the Eagles harmonize on the ballad "She's Too Good for Me."
The album's stellar supporting cast also includes Tom Petty, Emmylou
Harris, Ry Cooder and Jackson Browne, among others.
For Calderon, a personal highlight is Joe Walsh's sizzling slide-guitar on
the bluesy "Rub Me Raw."
"Joe played great," Calderon said. "It was a joyful thing."
Despite the circumstances, the mood in the studio was generally
light-hearted, said Jordan Zevon, one of the project's executive producers.
"The hardest part about my job was getting people to get paid, because
nobody wanted to," he said. You'll laugh at some of the new tunes, products
of the same fertile, twisted wit responsible for "Poor Poor Pitiful Me,"
"Lawyers, Guns and Money" and other beloved Zevon oldies. Other songs on
"The Wind" are bound to bring a tear to your eye.
For all its superstar guest appearances, "The Wind" is unmistakably a Zevon
album - his 14th overall, not counting several compilations. And it's one
of his best, right up there with 1978's "Excitable Boy," said Danny
Goldberg, chairman and CEO of Artemis Records.
"I think he'll be remembered as much for this record as for Werewolves' or
for any of the other things he did, because of the intensity and the
quality of it," Goldberg said. "I just wish he weren't sick. . . . By the
grace of God, through some miracle, I hope he has a lot more time."
A VH1 interviewer asked Zevon if he felt the pressure of time.
"Am I feeling the pressure of time?" the terminally ill singer-songwriter
said incredulously, laughing as he repeated the question.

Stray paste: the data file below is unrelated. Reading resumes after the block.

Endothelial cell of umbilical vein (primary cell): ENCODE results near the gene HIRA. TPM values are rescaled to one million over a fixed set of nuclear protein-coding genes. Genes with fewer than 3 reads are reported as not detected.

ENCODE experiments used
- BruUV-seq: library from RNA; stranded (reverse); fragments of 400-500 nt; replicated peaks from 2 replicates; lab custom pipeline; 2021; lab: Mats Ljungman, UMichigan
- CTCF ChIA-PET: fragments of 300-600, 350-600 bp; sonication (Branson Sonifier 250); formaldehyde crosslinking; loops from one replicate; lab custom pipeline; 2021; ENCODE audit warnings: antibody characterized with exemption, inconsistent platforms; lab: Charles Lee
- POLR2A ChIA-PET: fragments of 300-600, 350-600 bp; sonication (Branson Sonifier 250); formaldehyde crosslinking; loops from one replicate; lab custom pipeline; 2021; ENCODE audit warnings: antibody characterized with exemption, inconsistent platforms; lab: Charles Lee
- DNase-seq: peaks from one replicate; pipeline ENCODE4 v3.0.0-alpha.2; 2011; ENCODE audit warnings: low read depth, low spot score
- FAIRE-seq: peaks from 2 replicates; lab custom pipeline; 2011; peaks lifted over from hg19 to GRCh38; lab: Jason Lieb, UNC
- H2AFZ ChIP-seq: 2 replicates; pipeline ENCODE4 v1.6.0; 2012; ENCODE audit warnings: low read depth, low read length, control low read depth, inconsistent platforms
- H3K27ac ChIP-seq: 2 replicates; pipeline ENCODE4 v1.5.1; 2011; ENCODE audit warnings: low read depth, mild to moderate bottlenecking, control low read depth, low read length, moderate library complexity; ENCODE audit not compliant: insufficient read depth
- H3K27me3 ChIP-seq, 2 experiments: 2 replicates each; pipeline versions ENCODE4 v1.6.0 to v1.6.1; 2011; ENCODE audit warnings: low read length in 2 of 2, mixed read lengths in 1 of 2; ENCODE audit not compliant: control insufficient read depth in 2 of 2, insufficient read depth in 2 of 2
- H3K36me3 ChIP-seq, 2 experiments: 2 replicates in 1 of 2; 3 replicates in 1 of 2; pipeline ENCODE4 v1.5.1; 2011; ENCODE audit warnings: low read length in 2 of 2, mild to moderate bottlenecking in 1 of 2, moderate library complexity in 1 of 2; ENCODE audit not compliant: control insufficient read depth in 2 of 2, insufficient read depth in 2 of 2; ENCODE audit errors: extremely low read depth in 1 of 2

"I take a nap and wake up and look around and make sure I'm still here. You
know, so far every nap I've woken from, I've still been here."
Zevon is "hanging in there," Calderon said. "But it's tough, man. Some days
he feels better than others."
In June, Zevon's daughter, Ariel, gave birth to twin boys, Augustus and
"He was there when they were born," Jordan Zevon said. "It really meant a
lot to him."
He said his father has been bedridden lately, although their conversations
are still filled with laughter.
"Once we got over the initial shock [of the diagnosis], it just became
about having a good time and laughing with each other," Jordan Zevon said.
"We can talk and talk for hours . . . usually about terrible cable movies.
The latest thing I was shocked by was when he said he liked Jackass.'
"He's my best friend. And he's an amazing father."
After an initial burst of activity, work on "The Wind" slowed when Zevon's
condition worsened around Christmas. Nonetheless, he was determined to
complete the album. He put the finishing touches on it in April.
"Keep Me in Your Heart," the last song on the CD, is the last song he did.
Too weak to get back in the studio, Zevon had some recording equipment set
up in his apartment in West Hollywood, Calif., and sang his swan song:
Shadows are falling and I'm running out of breath
Keep me in your heart for a while
If I leave you it doesn't mean I love you any less
Keep me in your heart for a while